The recent decline in the range and numbers of this species is due to a number of factors, including hunting for meat, habitat destruction, disease and predation by larger felids like jaguars (Panthera onca) (4). All species of peccary in the Gran Chaco are hunted for their meat by local people, even in the national parks. This species is particularly susceptible as they frequently dust bathe in groups in open spaces, including on roads, and often react to danger by standing their ground rather than fleeing. This behaviour enables hunters to eliminate whole groups in one encounter (4).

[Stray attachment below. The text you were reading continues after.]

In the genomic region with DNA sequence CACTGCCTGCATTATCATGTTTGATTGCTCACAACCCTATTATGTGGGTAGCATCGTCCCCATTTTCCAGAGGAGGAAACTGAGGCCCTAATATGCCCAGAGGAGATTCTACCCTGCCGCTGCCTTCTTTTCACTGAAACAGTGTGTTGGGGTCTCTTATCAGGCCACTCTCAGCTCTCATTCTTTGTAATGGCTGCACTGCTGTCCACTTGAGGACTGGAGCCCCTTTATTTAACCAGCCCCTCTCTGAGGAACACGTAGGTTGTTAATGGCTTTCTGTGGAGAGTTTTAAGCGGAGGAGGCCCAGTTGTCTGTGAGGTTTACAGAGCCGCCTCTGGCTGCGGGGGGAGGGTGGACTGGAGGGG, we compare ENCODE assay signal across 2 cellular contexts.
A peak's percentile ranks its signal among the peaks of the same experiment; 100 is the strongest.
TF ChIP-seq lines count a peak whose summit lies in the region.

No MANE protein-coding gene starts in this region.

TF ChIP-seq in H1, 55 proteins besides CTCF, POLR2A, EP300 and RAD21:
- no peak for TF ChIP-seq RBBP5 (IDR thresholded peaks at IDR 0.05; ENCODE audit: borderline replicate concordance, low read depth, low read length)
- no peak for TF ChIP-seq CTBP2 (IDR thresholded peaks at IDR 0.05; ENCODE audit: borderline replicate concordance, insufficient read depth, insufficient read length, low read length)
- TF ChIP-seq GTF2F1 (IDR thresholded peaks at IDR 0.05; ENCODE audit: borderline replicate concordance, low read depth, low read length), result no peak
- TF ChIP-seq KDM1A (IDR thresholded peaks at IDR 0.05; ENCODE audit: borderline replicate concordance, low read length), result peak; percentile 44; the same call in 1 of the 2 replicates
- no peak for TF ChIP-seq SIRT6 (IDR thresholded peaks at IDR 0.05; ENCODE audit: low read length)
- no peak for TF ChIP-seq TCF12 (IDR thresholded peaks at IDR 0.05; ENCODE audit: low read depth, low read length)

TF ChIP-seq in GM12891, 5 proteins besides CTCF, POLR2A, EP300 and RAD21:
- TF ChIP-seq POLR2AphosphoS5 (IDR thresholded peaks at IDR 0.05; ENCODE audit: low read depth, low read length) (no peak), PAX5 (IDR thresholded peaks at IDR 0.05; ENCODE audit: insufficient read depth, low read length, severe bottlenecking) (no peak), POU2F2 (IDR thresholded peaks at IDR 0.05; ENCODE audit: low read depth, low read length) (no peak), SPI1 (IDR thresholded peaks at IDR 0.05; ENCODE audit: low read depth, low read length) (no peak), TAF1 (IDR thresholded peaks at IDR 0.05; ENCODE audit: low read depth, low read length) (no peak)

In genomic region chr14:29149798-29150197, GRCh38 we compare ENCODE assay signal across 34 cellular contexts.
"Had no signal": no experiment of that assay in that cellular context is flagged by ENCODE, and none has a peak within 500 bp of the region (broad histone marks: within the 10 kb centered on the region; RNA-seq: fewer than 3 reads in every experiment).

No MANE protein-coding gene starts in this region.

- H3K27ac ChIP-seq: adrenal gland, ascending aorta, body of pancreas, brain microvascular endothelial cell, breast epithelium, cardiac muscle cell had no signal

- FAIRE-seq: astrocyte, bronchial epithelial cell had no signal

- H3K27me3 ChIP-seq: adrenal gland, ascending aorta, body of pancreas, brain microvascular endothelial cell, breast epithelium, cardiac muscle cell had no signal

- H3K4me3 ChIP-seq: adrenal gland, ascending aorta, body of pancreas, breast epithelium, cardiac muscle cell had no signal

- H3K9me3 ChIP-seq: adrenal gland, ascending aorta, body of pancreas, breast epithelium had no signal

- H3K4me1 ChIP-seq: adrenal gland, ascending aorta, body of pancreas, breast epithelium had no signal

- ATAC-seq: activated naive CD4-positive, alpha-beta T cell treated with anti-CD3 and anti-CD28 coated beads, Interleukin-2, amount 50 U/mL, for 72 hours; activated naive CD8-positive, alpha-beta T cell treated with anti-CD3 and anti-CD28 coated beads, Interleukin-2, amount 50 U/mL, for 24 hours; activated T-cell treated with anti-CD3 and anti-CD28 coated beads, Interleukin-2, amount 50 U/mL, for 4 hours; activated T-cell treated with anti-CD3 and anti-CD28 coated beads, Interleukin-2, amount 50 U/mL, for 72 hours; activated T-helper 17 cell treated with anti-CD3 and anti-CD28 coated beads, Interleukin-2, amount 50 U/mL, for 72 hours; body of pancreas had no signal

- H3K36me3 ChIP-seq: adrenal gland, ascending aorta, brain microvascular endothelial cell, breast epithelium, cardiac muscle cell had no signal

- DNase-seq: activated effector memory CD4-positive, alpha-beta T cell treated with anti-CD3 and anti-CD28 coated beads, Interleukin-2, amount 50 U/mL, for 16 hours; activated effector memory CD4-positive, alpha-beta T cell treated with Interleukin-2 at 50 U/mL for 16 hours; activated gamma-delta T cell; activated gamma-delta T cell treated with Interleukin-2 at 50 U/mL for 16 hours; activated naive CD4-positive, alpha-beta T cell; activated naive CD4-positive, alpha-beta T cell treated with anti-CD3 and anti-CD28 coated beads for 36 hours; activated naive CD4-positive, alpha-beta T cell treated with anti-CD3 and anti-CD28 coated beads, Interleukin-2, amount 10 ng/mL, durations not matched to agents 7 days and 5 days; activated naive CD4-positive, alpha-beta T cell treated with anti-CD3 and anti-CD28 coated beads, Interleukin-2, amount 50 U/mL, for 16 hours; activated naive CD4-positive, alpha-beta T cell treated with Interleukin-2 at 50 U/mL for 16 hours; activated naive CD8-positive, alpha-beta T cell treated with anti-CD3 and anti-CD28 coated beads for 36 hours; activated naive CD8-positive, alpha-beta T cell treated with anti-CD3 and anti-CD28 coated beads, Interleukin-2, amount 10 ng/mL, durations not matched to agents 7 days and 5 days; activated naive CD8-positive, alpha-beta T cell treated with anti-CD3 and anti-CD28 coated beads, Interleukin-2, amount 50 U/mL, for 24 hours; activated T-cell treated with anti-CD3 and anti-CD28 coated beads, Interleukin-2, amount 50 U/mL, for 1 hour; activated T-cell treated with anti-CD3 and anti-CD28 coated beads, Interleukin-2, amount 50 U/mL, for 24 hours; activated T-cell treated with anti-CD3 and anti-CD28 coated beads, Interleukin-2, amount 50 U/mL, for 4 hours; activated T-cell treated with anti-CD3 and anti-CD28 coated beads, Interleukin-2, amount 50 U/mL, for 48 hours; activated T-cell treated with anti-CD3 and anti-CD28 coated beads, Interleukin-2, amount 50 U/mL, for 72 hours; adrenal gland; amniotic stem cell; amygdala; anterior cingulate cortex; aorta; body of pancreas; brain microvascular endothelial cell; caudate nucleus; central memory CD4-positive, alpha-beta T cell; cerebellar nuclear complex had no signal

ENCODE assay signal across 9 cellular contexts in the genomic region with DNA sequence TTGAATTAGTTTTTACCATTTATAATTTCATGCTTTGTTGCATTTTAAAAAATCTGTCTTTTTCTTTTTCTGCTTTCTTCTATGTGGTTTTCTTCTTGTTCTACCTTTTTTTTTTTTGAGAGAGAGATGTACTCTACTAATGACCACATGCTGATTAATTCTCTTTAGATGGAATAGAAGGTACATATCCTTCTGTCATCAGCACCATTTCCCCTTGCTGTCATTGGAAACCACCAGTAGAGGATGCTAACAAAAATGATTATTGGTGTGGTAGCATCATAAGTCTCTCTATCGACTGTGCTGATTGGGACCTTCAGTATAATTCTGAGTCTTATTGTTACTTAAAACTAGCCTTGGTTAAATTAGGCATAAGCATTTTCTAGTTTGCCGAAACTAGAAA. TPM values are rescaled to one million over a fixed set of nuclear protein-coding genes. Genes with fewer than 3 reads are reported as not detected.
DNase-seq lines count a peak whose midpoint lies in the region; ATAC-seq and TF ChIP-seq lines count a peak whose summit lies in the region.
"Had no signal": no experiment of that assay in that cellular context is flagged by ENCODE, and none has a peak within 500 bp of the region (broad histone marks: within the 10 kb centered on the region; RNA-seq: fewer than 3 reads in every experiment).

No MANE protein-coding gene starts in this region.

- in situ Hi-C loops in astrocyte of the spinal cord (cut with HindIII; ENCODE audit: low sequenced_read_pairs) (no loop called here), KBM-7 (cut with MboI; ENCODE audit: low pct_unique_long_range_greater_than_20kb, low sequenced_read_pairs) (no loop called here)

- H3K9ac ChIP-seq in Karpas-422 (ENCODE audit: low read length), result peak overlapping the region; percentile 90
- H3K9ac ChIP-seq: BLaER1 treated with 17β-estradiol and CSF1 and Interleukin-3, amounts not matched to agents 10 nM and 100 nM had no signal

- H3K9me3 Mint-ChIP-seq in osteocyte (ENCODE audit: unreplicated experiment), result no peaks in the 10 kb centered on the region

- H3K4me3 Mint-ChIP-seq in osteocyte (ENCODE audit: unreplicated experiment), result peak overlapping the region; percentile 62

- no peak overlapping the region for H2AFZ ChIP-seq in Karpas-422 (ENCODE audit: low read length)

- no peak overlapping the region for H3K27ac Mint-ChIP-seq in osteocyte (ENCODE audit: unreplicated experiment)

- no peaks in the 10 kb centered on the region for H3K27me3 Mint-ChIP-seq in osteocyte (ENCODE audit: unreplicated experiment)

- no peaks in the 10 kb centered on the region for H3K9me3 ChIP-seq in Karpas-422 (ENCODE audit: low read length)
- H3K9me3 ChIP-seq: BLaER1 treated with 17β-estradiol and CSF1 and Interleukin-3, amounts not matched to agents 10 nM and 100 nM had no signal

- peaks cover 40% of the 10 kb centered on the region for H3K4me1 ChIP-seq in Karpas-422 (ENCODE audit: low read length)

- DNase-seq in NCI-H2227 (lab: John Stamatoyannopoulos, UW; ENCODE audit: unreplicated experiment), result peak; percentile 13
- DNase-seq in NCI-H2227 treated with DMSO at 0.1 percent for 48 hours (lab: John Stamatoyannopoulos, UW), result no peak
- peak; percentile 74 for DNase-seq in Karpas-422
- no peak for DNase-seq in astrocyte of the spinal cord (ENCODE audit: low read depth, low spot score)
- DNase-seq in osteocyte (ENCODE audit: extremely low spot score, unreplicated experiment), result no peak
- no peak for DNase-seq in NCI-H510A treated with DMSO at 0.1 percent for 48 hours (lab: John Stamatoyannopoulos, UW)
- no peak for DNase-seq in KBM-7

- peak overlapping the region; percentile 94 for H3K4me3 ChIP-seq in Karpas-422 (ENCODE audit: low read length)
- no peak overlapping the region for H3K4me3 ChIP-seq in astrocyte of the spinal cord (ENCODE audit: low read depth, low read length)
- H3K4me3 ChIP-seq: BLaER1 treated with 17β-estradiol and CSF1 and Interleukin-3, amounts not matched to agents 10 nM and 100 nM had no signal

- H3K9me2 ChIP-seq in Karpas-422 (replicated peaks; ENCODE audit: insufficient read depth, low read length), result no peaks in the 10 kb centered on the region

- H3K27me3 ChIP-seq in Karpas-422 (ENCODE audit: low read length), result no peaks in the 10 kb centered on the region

Furthermore, habitat destruction is a major threat to this species. In the Paraguayan Chaco area the rate of forest clearance for agriculture and cattle pastures has been estimated as 1,500 km² per year. Without vegetation cover, this species has no shelter from predation and hunting, and no food to eat (5). In Argentina and Bolivia much of the land is overgrazed by livestock and degraded by fire. However, Chacoan peccaries seem to be able to adapt to this degraded habitat as long as some food and shelter is available (4).
In the late 1970s and 1980s there were reports of large groups of Chacoan peccaries dying from diseases. The nature of the diseases remains unknown though foot-and-mouth and bovine rabies were common in the region at this time amongst livestock (4).